- The market for renewable energy tax equity deals is likely to take a hit following the Trump Administration's tax overhaul and significant reduction to the corporate tax rate. Tax equity makes up between 40% and 60% of financing for renewables, according to Greentech Media.
- Some $3 billion in potential deals are on hold for this type of financing, which is a significant blow to a marketplace with only about three dozen investors, Bloomberg reports.
- The renewable tax credit market works because clean energy projects monetize tax credits they can't fully access themselves. But lowering the corporate tax credit from 35% to 21% means fewer companies will be looking for ways to cut costs.
Renewable energy financing could get a little tougher this year, after firms fully take into account the lower corporate tax rate. But the renewables industry is also cognizant that it could have been worse.
Among the provisions of the tax bill that were important for the renewable energy industry was the Base Erosion Anti-abuse Tax (BEAT), which attempts to ensure that corporations cannot use cross-border payments to lower their tax bill. But it also lowered the value of the production tax credits and investment tax credits that are used to finance wind and solar projects.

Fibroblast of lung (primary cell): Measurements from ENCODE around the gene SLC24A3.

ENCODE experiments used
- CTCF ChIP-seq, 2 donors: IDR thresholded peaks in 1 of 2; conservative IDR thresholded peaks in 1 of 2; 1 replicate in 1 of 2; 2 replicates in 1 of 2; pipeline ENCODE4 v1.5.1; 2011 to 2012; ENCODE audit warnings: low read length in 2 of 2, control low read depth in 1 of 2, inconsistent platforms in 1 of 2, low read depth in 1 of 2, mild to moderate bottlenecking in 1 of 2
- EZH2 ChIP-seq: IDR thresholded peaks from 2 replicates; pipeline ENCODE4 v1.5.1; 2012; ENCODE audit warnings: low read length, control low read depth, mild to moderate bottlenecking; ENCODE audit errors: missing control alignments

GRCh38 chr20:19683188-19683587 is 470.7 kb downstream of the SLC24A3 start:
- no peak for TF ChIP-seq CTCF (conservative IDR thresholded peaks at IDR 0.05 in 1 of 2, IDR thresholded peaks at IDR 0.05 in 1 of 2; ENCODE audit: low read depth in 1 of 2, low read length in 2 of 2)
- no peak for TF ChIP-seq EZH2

The provision threatened up to $12 billion of renewable energy deals, but BEAT was amended before final passage. Instead of excluding the use of the PTC and ITC to lower tax liability, the final bill allows those credits to be used to offset up to 80% of the BEAT. The tax could pull back 20% of tax credits that investors claim between 2018 and 2025, but it is far less severe than the original proposal.
But the corporate tax reduction is having an impact on renewable energy financing already. According to Bloomberg, PosiGen Inc., a Louisiana solar installer, lost a $100 million financing deal after the tax overhaul was finalized.
There was roughly $11 billion of tax equity financing raised for renewable energy projects in 2016, a decline from $13 billion raised in 2015. That drop stemmed from developers rushing deals to market at the end of 2015 out of concerns that the PTC and ITC would not be renewed by Congress. But according to an industry survey from CohnReznick, the 2016 total was still above the $10 billion of tax equity financing in 2014 and the $6.5 billion invested in 2013.